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Former Cabinet Minister favours Legal Aid for Medical Negligence

22/12/11: Lord Tebbit has joined in the argument to retain legal aid in cases of medical negligence involving children.

Lord Tebbit who was a minister in Margaret Thatcher’s government is amongst the growing faction of peers who are trying to ensure that legal aid remains available in cases of medical negligence when they involve children.

He has affiliated with Lord Crisp to request a revision to the reforms which have been proposed by Kenneth Clarke, the current Justice Secretary.

Peers have already voiced several worries about the new legislation, which is set to save £350m by taking away legal aid from each case of clinical negligence, in addition to other areas such as housing, debt, employment welfare and family disputes.

The change which has been proposed by Lord Tebbit is amongst a total of almost 200 revisions proposed by different members in the House of Lords whilst the bill goes to the committee stage.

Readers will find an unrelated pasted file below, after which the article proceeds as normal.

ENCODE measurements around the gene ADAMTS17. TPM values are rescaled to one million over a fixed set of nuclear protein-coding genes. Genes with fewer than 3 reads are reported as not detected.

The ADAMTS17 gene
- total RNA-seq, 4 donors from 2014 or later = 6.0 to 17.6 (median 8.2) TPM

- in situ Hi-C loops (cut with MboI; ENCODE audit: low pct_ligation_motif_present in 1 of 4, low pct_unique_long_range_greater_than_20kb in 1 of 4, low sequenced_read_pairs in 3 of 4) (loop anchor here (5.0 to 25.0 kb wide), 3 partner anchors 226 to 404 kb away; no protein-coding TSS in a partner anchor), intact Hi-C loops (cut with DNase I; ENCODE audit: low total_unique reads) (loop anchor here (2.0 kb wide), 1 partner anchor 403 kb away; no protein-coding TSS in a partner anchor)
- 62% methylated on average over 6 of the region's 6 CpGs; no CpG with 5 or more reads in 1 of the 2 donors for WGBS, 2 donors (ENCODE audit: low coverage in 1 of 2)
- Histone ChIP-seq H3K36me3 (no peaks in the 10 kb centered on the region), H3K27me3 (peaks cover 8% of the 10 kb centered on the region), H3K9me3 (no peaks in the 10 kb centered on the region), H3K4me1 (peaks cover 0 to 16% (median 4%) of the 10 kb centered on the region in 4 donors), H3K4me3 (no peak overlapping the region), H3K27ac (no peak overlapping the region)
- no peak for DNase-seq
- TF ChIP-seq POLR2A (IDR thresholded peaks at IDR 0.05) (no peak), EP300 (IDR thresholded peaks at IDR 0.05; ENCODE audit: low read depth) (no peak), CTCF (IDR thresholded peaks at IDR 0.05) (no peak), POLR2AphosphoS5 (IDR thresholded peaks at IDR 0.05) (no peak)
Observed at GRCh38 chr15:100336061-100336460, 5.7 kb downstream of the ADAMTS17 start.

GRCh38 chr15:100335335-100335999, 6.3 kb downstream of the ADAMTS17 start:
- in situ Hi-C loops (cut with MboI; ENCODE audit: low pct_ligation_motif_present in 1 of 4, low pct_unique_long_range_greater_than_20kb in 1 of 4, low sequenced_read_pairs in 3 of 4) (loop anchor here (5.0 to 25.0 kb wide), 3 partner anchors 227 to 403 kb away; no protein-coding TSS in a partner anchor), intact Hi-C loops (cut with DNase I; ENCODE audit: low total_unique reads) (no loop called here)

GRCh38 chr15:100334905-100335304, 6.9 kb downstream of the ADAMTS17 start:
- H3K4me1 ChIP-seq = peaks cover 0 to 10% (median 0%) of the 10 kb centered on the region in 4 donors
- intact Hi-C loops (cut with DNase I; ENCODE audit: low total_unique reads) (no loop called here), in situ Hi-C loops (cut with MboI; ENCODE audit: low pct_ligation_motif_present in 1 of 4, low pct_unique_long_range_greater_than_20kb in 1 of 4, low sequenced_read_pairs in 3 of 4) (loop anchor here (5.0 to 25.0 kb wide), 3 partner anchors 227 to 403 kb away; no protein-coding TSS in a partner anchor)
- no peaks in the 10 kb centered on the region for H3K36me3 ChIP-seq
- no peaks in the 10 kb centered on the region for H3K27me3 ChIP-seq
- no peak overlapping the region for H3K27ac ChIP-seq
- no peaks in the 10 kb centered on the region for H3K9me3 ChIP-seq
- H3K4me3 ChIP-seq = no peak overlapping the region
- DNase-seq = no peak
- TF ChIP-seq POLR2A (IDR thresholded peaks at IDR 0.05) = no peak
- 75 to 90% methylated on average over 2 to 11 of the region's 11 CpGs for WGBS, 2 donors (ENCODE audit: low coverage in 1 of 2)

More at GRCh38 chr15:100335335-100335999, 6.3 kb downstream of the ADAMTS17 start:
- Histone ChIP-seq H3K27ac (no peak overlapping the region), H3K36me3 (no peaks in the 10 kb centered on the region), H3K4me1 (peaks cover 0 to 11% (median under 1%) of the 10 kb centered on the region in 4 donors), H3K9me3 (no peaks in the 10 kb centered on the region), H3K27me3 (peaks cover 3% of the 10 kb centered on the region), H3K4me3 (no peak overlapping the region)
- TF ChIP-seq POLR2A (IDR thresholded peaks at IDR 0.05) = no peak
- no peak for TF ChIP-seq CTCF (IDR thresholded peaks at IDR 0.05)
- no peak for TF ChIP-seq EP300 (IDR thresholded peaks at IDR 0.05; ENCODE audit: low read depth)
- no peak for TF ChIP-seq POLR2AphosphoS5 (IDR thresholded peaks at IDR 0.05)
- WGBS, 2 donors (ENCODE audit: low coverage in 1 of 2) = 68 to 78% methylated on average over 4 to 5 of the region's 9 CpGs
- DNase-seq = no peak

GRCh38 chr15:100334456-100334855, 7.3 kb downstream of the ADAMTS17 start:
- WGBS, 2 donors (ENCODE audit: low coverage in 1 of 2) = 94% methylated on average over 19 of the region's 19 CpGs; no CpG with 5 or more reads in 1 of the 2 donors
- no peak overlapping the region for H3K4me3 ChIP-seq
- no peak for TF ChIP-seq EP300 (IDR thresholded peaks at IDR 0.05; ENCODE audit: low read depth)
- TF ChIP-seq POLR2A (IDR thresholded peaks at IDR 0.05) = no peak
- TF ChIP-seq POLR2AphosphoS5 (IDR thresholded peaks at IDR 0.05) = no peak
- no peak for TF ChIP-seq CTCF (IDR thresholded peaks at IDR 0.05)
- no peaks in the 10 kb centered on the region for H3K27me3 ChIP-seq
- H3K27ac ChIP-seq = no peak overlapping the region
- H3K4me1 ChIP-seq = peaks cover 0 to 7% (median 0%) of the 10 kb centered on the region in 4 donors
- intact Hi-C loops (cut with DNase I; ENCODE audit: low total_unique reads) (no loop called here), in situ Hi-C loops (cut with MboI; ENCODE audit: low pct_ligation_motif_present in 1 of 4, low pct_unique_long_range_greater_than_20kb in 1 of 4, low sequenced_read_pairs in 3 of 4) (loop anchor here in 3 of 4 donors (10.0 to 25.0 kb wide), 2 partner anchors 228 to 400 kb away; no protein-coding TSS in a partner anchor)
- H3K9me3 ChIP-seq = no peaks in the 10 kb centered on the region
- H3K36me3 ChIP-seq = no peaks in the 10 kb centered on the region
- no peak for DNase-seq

Lord Newton and Baroness Eaton are also backing Lord Tebbit’s amendment.

Other changes have already been suggested by Lord Woolf, Lady Butler-Sloss, and Lord Macdonald.

It comes at the same time Mr. Clarke defended the bill, writing a newspaper column saying that the legal aid system in Britain is approaching a crisis and will not survive if it isn’t streamlined.

The Justice Secretary has also condemned elements of the legal aid process as being prone to out dated methods as well as unreformed working practices.

He recognises that a fundamental element of a functioning democracy is access to justice.

Mr. Clarke wrote in the paper that legal aid will be retained in cases where people’s liberty, life or home is at risk but the system was never designed to be like the NHS to provide for any need.

He added that he remained committed to streamlining and simplifying the system as well as the introduction of competition at the same time as reducing costs.

I don’t want the revisions to pose any threat to the people who need legal aid, my reforms are intended to address the failures of the current system.